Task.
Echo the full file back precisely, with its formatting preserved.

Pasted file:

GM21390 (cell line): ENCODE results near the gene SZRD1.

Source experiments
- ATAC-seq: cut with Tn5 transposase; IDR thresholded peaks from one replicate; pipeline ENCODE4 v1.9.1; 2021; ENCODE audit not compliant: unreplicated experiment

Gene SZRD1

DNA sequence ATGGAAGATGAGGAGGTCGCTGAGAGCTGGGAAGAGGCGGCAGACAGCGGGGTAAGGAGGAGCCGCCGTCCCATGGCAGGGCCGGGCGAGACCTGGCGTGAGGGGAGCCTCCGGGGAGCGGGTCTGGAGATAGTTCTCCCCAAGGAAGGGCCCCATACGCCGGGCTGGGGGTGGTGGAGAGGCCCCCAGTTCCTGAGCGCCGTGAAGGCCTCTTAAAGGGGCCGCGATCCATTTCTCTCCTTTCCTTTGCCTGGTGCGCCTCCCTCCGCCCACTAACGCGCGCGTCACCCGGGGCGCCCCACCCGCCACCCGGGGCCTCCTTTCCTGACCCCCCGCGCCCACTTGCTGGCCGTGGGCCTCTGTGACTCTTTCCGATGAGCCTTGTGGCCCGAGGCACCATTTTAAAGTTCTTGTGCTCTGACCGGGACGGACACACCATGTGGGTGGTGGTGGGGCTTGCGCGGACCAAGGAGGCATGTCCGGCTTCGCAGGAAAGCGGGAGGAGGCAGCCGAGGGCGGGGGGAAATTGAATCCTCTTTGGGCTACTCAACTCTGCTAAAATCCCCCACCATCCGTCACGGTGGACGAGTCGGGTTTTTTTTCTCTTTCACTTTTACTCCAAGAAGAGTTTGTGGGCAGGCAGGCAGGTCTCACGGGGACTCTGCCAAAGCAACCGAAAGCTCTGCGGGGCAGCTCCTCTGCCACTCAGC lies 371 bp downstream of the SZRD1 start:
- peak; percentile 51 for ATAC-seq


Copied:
GM21390 (cell line): ENCODE results near the gene SZRD1.

Source experiments
- ATAC-seq: cut with Tn5 transposase; IDR thresholded peaks from one replicate; pipeline ENCODE4 v1.9.1; 2021; ENCODE audit not compliant: unreplicated experiment

Gene SZRD1

DNA sequence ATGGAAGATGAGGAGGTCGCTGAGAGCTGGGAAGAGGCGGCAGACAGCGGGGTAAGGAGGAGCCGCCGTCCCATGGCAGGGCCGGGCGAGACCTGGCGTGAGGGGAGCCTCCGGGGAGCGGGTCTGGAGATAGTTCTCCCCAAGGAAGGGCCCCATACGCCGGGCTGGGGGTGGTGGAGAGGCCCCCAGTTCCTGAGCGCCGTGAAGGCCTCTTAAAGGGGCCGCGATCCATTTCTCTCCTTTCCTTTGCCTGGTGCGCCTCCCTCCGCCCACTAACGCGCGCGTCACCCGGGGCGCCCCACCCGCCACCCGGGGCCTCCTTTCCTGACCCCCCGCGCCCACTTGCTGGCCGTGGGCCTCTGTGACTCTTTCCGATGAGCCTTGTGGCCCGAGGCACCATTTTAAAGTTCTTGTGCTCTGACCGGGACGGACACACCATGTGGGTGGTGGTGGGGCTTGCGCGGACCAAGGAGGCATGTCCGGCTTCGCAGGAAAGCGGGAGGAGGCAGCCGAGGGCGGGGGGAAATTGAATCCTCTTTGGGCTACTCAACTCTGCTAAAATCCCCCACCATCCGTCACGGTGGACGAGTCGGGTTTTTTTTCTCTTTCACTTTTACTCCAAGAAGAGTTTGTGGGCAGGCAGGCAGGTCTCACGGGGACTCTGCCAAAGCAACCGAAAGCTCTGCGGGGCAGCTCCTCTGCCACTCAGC lies 371 bp downstream of the SZRD1 start:
- peak; percentile 51 for ATAC-seq